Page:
Change has been a part of the world since the beginning of time. On day one, God created light and separated it from darkness, and by day six, the universe and all therein was indistinguishable from what existed only five days prior. Since creation, life on earth has continued to change, and it seems to many of us that change has never come at such an alarming rate as it has during the past several years. It is true that technology, multiculturalism, and religious pluralism have altered our personal and cultural landscape like never before. These change agents, among others, have forced us to examine our own faith, to consider the manner in which we interact with others, and to reevaluate what it means to be the church in the world today. Several responses to our changing world have been proposed among those who profess to embrace the Christian faith. Let us consider a few:

Many within fundamentalist churches or church circles have chosen to “bunker down” and keep their traditions alive even though such traditions are rooted in nothing more than “the way we have always done it.” They often equate tradition with biblicism and tend to loudly proclaim their views though they are unable to back them up with sound biblical exegesis. Certainly we must never become guilty of making the Word of God of none effect through our traditions (Mark 7:13)—especially if those traditions actually serve as a barrier to the truth.

Many within the emerging church or missional church movement have chosen to construct a new god and a new religion that appeals to the culture and is hardly distinguishable from it. Major tenets of the Christian faith have been deconstructed and then reconstructed into something completely foreign to orthodox biblical Christianity. Many who embrace this path believe that the church has “rediscovered” what it means to be authentically Christian—that for hundreds of years Christians have “gotten it all wrong.” Certainly we must never become guilty of making a god in our own image and devising a theology that is culturally acceptable yet void of truth.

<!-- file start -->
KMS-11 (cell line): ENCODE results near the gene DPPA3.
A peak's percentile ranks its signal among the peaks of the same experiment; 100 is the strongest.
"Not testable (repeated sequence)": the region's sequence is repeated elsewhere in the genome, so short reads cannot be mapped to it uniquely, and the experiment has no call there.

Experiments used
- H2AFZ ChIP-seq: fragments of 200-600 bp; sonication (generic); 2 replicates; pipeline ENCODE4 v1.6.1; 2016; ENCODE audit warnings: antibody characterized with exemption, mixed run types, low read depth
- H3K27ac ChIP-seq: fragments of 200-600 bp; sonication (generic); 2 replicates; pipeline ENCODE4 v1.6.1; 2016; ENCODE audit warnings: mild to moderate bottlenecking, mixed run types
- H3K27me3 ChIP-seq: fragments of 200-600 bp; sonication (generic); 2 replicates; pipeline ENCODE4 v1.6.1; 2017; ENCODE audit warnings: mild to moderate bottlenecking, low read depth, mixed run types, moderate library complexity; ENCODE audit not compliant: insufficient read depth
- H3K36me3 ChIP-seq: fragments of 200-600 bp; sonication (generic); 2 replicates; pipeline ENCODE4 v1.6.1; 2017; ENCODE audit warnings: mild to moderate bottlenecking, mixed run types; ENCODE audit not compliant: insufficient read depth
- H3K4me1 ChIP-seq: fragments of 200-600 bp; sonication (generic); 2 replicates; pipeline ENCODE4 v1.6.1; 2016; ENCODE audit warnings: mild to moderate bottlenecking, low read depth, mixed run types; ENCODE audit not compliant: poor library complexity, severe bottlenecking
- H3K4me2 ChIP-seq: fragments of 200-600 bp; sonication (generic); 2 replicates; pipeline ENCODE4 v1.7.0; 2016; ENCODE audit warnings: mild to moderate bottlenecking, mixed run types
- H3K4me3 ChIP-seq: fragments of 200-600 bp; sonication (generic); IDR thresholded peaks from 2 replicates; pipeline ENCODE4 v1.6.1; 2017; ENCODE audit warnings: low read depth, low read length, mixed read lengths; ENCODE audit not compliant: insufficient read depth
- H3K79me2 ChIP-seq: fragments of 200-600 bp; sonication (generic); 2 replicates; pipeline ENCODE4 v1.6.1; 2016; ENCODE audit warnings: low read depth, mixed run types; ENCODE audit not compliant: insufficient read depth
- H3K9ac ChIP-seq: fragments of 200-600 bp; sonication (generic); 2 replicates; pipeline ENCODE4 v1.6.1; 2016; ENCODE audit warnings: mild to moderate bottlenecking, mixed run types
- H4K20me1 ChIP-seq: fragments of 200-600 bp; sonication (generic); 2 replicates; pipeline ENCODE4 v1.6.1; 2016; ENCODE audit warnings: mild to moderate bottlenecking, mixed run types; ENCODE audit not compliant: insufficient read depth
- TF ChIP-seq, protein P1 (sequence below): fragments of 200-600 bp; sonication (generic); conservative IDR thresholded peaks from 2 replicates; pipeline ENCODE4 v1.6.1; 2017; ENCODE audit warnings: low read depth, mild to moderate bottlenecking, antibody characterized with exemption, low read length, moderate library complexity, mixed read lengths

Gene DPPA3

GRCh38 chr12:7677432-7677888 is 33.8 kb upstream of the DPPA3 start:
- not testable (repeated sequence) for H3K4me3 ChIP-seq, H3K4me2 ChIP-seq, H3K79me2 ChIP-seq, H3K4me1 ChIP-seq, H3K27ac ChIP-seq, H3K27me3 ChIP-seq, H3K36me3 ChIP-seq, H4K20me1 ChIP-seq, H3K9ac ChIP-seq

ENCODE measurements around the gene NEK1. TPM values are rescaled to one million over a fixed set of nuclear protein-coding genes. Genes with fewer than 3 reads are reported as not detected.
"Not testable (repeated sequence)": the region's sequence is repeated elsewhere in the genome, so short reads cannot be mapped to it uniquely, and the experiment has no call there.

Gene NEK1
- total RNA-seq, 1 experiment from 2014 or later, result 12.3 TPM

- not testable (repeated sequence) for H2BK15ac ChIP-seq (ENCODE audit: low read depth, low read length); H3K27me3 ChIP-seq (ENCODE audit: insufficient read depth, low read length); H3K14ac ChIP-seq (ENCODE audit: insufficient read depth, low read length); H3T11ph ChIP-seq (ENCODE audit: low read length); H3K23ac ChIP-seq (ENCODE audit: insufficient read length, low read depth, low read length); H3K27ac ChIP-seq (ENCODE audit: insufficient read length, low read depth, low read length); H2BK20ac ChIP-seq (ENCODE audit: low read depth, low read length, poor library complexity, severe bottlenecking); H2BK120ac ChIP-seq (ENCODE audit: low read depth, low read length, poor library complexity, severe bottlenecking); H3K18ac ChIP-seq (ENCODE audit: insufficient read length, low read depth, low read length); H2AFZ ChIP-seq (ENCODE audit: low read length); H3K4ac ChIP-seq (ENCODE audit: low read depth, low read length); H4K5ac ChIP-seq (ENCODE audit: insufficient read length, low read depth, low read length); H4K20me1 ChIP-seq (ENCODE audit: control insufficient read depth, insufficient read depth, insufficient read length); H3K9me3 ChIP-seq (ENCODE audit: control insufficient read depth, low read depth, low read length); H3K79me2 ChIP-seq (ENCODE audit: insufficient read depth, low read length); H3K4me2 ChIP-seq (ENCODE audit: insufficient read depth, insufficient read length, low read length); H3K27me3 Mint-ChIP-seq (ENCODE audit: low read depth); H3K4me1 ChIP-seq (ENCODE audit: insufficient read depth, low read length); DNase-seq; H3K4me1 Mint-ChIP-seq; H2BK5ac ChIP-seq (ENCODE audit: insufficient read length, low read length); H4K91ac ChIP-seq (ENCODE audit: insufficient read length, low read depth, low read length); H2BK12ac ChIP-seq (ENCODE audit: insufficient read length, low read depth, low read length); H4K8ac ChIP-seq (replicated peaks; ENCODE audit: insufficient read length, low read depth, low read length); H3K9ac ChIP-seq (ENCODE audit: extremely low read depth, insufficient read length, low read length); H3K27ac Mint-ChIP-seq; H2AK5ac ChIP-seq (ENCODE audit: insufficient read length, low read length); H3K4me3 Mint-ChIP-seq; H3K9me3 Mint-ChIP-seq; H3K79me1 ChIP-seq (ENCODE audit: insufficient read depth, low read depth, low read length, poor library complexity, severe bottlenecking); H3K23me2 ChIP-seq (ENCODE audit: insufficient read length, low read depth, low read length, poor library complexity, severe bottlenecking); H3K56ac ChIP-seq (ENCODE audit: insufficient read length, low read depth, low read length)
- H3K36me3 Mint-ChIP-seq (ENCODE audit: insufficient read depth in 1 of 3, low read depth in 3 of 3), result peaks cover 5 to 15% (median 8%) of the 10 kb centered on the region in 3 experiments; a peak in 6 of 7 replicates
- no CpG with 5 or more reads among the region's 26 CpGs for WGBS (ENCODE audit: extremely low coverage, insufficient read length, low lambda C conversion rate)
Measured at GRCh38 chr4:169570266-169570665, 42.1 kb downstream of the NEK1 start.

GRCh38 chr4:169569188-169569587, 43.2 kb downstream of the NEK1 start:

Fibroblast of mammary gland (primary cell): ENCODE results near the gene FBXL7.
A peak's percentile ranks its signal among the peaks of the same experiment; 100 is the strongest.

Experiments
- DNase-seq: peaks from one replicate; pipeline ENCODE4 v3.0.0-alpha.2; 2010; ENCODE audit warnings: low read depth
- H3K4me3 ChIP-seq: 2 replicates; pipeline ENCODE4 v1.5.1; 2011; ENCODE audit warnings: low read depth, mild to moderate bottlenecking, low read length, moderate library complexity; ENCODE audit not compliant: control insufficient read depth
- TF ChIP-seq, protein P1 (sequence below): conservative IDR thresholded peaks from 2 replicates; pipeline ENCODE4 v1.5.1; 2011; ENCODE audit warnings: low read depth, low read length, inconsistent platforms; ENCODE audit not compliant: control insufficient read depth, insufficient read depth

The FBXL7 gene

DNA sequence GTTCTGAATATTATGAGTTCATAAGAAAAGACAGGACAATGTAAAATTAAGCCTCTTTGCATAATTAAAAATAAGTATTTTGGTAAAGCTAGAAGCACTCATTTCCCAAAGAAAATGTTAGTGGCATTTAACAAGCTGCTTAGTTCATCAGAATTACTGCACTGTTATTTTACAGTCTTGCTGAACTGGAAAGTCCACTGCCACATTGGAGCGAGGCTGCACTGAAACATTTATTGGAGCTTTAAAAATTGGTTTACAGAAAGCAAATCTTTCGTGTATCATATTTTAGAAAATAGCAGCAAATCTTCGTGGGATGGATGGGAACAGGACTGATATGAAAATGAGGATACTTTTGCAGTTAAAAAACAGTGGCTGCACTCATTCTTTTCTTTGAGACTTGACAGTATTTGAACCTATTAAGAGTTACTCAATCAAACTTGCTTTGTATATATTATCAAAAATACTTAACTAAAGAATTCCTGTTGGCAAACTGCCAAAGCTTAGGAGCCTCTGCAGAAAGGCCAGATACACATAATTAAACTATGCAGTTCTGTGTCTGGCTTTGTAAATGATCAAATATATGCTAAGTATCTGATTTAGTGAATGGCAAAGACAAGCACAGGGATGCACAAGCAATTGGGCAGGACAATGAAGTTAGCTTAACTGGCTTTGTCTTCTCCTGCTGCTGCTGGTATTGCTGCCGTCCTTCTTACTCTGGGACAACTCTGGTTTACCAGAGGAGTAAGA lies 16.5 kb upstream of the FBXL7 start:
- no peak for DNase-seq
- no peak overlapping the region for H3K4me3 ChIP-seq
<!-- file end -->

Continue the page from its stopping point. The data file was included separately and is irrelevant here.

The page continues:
Many evangelical churches have begun to adapt to the changes taking place in the world by placing a greater emphasis on social activism and involvement. A rebirth of the old “social gospel” peppered with a bit more emphasis on man’s spiritual need has become in vogue during the past decade. To these evangelicals, living out the life of Christ entails forsaking all earthly possessions, fighting for social justice, and/or focusing on creation care (environmentalism) and against poverty, disease, or the unequal distribution of wealth (notice, though, that these evangelicals have defined the mission of the church according to their own narrow parameters. The agenda of the church, to them, must entail one or more of these “necessary” elements). In other words, Christians truly show themselves to be the church in the world by engaging in certain acts of compassion. Certainly we must never become guilty of equating biblical Christianity with particular social programs.

So, how should Christians respond to the changes in the world today? Should we shun all change like some fundamentalists? Should we change our beliefs, methods, or message in an attempt to “fit in” with the culture like many within the emerging or missional church movement? Should we just get out and “do more” to show others we care like many evangelicals today? Personally, I believe that we respond to our changing culture through education—by better understanding our God and His Word to us, the Bible.

You see, God does not change; His Word does not change. But the world around us is changing and will continue to change before our eyes. Therefore, our approach to this changing world is to remain rooted and grounded in the person and Word of God while adopting methods that are consistent with God‘s unchangeable nature. We must dig deep within and ask ourselves if we really know why we believe what we claim to believe; we must examine our methods of ministry and make sure we are not clinging to traditions that are not rooted in Scripture. If we can gain a better grasp of who we are, who God is, why we are here, what we are to be doing, how we are to do it, etc., then we can adapt to a changing world while simultaneously finding ourselves rooted and grounded in the unchanging answers to life‘s questions and in an unchanging God. The key, though, is spiritual growth and fellowship with God through knowledge of His Word and His will for us. If we do this, we will truly find our focus and discover that it is not to be on tradition, on cultural adaptation, or even on changing the lives of the poor, diseased, and displaced through social action. We will learn that our focus is to glorify God as we faithfully interact with the culture (of which we are inexorably linked) and serve as ambassadors of Jesus Christ.

Do not be afraid of change. The world has always been changing. Yet God has not left us to navigate this changing world according to our own finite compass. He has given us a view of life—a worldview—that is clear and consistent, regardless of what is happening in the world. Let us continually evaluate our lives and ministries and be certain that we are viewing every aspect of the world in which we live through the lens of Scripture—seeing life as God sees it—and then abiding in Jesus Christ and glorifying Him in all our attitudes, beliefs, and actions. — Matt Costella


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